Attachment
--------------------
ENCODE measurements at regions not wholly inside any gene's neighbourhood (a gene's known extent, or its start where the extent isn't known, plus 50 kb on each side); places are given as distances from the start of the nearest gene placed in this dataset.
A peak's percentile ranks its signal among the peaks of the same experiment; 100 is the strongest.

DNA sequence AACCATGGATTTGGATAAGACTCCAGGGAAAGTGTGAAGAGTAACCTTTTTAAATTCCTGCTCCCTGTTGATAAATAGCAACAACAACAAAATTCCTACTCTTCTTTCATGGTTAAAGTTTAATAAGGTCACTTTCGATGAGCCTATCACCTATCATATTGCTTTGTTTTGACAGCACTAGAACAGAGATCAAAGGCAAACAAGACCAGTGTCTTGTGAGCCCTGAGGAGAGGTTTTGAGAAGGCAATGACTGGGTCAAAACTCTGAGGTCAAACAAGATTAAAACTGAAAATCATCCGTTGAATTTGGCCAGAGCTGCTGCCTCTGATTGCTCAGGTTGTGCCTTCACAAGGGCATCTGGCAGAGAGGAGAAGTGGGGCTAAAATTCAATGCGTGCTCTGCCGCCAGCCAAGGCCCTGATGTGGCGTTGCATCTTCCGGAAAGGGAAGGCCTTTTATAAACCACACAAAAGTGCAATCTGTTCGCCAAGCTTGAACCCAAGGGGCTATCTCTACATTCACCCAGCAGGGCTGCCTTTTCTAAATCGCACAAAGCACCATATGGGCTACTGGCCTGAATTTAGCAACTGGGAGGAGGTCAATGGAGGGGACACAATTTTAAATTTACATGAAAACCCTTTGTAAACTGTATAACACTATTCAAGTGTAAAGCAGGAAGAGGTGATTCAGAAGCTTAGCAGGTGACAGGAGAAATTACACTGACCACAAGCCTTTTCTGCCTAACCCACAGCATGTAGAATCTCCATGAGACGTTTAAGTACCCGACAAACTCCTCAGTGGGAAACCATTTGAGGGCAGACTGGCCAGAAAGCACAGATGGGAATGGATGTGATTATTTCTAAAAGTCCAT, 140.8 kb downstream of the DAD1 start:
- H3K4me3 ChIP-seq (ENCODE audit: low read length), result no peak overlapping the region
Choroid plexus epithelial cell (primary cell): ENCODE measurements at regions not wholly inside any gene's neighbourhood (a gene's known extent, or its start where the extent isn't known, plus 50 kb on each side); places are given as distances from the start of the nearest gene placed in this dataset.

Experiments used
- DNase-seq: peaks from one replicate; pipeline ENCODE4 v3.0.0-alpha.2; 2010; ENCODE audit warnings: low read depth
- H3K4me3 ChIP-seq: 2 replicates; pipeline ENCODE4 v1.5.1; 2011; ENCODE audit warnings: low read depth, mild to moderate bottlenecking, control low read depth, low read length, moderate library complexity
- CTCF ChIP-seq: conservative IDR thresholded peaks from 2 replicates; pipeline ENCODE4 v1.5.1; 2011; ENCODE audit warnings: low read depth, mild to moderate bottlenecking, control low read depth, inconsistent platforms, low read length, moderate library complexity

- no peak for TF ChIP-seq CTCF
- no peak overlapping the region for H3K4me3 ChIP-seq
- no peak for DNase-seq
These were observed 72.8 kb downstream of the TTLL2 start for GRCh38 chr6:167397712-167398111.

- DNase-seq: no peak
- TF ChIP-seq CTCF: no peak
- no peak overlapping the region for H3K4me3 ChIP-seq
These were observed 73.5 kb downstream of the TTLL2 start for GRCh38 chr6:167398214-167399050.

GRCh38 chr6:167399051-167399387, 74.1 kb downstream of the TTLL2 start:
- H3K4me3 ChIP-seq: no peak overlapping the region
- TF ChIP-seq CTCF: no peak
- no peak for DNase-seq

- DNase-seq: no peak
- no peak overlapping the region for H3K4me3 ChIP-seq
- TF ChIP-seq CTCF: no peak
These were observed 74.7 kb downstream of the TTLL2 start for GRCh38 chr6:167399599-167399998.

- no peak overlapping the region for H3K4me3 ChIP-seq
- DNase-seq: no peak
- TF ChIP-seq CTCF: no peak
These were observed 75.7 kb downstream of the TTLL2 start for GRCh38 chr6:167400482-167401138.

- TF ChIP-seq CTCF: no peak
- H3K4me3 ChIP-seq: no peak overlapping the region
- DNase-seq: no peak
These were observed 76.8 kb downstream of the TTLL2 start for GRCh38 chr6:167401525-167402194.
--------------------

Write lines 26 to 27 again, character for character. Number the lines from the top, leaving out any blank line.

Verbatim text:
- no peak overlapping the region for H3K4me3 ChIP-seq
- DNase-seq: no peak